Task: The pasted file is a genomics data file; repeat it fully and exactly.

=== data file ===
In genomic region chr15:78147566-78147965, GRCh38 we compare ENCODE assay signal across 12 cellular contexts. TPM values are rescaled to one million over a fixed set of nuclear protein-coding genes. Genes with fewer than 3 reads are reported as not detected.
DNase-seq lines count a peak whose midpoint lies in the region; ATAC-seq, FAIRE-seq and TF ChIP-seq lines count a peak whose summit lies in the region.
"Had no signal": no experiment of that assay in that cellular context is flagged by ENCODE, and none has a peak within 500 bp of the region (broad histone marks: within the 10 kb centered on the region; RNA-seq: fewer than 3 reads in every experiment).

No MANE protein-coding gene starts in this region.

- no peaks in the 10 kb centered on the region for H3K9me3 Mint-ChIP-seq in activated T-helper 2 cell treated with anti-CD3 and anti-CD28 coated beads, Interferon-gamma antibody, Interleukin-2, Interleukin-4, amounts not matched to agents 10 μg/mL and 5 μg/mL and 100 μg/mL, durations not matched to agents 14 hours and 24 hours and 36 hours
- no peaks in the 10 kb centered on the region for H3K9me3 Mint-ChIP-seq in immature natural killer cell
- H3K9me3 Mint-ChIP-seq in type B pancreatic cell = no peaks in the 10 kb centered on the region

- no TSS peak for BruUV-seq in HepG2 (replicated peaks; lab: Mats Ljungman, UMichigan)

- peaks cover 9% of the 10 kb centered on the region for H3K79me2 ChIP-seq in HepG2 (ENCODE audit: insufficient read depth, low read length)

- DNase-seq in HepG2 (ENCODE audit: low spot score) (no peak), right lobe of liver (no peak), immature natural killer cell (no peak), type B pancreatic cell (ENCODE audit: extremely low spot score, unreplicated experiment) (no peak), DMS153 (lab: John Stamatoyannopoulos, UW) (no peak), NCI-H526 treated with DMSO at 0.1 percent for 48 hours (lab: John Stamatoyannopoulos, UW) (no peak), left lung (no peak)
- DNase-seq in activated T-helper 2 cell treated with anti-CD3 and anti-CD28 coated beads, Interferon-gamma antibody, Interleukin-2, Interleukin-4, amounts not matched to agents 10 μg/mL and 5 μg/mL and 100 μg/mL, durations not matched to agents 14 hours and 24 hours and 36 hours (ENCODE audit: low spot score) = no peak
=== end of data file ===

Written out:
In genomic region chr15:78147566-78147965, GRCh38 we compare ENCODE assay signal across 12 cellular contexts. TPM values are rescaled to one million over a fixed set of nuclear protein-coding genes. Genes with fewer than 3 reads are reported as not detected.
DNase-seq lines count a peak whose midpoint lies in the region; ATAC-seq, FAIRE-seq and TF ChIP-seq lines count a peak whose summit lies in the region.
"Had no signal": no experiment of that assay in that cellular context is flagged by ENCODE, and none has a peak within 500 bp of the region (broad histone marks: within the 10 kb centered on the region; RNA-seq: fewer than 3 reads in every experiment).

No MANE protein-coding gene starts in this region.

- no peaks in the 10 kb centered on the region for H3K9me3 Mint-ChIP-seq in activated T-helper 2 cell treated with anti-CD3 and anti-CD28 coated beads, Interferon-gamma antibody, Interleukin-2, Interleukin-4, amounts not matched to agents 10 μg/mL and 5 μg/mL and 100 μg/mL, durations not matched to agents 14 hours and 24 hours and 36 hours
- no peaks in the 10 kb centered on the region for H3K9me3 Mint-ChIP-seq in immature natural killer cell
- H3K9me3 Mint-ChIP-seq in type B pancreatic cell = no peaks in the 10 kb centered on the region

- no TSS peak for BruUV-seq in HepG2 (replicated peaks; lab: Mats Ljungman, UMichigan)

- peaks cover 9% of the 10 kb centered on the region for H3K79me2 ChIP-seq in HepG2 (ENCODE audit: insufficient read depth, low read length)

- DNase-seq in HepG2 (ENCODE audit: low spot score) (no peak), right lobe of liver (no peak), immature natural killer cell (no peak), type B pancreatic cell (ENCODE audit: extremely low spot score, unreplicated experiment) (no peak), DMS153 (lab: John Stamatoyannopoulos, UW) (no peak), NCI-H526 treated with DMSO at 0.1 percent for 48 hours (lab: John Stamatoyannopoulos, UW) (no peak), left lung (no peak)
- DNase-seq in activated T-helper 2 cell treated with anti-CD3 and anti-CD28 coated beads, Interferon-gamma antibody, Interleukin-2, Interleukin-4, amounts not matched to agents 10 μg/mL and 5 μg/mL and 100 μg/mL, durations not matched to agents 14 hours and 24 hours and 36 hours (ENCODE audit: low spot score) = no peak